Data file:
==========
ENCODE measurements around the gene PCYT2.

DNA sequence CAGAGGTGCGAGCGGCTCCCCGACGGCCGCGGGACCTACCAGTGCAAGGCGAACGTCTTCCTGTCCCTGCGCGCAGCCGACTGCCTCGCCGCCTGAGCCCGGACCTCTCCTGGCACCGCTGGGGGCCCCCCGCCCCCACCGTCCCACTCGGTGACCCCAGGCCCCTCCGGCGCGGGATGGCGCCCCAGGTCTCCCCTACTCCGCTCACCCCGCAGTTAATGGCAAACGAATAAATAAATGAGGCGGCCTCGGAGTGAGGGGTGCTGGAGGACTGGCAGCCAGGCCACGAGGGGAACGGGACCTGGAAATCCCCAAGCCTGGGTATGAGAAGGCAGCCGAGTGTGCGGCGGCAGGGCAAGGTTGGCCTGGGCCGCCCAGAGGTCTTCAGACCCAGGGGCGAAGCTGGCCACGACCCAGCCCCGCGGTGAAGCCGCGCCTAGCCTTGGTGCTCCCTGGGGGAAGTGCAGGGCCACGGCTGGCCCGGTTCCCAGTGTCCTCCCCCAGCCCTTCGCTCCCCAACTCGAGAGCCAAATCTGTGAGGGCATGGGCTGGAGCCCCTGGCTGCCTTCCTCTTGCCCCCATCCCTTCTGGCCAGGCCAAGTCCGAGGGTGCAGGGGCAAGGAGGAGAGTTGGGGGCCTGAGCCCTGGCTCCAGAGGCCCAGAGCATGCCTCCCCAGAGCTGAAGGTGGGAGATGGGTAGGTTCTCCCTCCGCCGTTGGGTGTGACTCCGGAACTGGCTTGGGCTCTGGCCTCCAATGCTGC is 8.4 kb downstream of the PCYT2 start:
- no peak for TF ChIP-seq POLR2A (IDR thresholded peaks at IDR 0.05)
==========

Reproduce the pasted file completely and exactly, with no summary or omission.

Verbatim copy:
ENCODE measurements around the gene PCYT2.

DNA sequence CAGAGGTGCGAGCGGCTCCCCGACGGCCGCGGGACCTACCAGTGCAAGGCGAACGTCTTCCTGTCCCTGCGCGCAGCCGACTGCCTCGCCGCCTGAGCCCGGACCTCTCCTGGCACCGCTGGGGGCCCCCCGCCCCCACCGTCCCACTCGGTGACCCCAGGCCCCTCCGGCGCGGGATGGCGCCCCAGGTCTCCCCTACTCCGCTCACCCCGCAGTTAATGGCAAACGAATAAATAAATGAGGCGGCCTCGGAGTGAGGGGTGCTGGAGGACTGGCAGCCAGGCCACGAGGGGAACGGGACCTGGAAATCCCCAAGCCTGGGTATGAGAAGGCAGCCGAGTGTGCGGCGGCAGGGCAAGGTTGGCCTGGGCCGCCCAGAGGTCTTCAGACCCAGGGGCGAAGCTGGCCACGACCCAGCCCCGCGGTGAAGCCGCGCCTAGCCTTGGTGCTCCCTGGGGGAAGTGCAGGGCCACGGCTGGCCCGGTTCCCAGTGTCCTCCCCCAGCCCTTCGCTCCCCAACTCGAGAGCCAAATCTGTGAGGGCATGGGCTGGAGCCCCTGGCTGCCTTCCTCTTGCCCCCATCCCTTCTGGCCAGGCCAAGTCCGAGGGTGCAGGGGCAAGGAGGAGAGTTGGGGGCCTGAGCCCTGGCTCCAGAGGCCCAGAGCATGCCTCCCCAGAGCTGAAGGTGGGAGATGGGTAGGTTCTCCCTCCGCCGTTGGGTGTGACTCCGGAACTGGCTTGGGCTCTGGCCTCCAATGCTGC is 8.4 kb downstream of the PCYT2 start:
- no peak for TF ChIP-seq POLR2A (IDR thresholded peaks at IDR 0.05)